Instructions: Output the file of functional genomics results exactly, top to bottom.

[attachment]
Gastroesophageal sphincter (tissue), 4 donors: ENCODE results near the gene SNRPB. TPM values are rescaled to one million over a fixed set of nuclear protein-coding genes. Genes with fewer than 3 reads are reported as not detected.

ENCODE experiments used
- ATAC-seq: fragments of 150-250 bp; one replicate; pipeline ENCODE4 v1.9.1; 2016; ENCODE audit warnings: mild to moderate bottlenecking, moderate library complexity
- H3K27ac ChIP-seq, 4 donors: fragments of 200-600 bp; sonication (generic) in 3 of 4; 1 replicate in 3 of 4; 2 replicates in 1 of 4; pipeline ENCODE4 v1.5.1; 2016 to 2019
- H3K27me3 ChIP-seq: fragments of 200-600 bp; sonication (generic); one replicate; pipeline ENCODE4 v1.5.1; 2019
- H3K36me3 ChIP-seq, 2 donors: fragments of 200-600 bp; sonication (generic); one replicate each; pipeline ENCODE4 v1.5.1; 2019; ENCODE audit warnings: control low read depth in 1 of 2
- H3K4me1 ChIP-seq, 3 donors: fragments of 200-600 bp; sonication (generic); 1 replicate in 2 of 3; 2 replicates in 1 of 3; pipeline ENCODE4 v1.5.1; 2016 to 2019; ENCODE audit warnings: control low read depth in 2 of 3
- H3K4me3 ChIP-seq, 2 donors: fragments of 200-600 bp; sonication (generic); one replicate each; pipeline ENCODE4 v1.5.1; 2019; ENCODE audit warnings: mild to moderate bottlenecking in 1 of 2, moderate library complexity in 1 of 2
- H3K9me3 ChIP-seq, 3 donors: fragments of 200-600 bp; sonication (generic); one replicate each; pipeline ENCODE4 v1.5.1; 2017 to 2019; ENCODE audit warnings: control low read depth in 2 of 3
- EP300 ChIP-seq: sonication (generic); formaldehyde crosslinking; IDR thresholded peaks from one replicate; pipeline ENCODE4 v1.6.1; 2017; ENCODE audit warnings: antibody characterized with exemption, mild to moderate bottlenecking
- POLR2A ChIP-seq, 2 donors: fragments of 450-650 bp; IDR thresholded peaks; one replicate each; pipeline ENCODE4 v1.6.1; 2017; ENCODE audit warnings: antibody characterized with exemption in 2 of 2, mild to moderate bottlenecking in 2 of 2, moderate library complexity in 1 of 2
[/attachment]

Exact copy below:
Gastroesophageal sphincter (tissue), 4 donors: ENCODE results near the gene SNRPB. TPM values are rescaled to one million over a fixed set of nuclear protein-coding genes. Genes with fewer than 3 reads are reported as not detected.

ENCODE experiments used
- ATAC-seq: fragments of 150-250 bp; one replicate; pipeline ENCODE4 v1.9.1; 2016; ENCODE audit warnings: mild to moderate bottlenecking, moderate library complexity
- H3K27ac ChIP-seq, 4 donors: fragments of 200-600 bp; sonication (generic) in 3 of 4; 1 replicate in 3 of 4; 2 replicates in 1 of 4; pipeline ENCODE4 v1.5.1; 2016 to 2019
- H3K27me3 ChIP-seq: fragments of 200-600 bp; sonication (generic); one replicate; pipeline ENCODE4 v1.5.1; 2019
- H3K36me3 ChIP-seq, 2 donors: fragments of 200-600 bp; sonication (generic); one replicate each; pipeline ENCODE4 v1.5.1; 2019; ENCODE audit warnings: control low read depth in 1 of 2
- H3K4me1 ChIP-seq, 3 donors: fragments of 200-600 bp; sonication (generic); 1 replicate in 2 of 3; 2 replicates in 1 of 3; pipeline ENCODE4 v1.5.1; 2016 to 2019; ENCODE audit warnings: control low read depth in 2 of 3
- H3K4me3 ChIP-seq, 2 donors: fragments of 200-600 bp; sonication (generic); one replicate each; pipeline ENCODE4 v1.5.1; 2019; ENCODE audit warnings: mild to moderate bottlenecking in 1 of 2, moderate library complexity in 1 of 2
- H3K9me3 ChIP-seq, 3 donors: fragments of 200-600 bp; sonication (generic); one replicate each; pipeline ENCODE4 v1.5.1; 2017 to 2019; ENCODE audit warnings: control low read depth in 2 of 3
- EP300 ChIP-seq: sonication (generic); formaldehyde crosslinking; IDR thresholded peaks from one replicate; pipeline ENCODE4 v1.6.1; 2017; ENCODE audit warnings: antibody characterized with exemption, mild to moderate bottlenecking
- POLR2A ChIP-seq, 2 donors: fragments of 450-650 bp; IDR thresholded peaks; one replicate each; pipeline ENCODE4 v1.6.1; 2017; ENCODE audit warnings: antibody characterized with exemption in 2 of 2, mild to moderate bottlenecking in 2 of 2, moderate library complexity in 1 of 2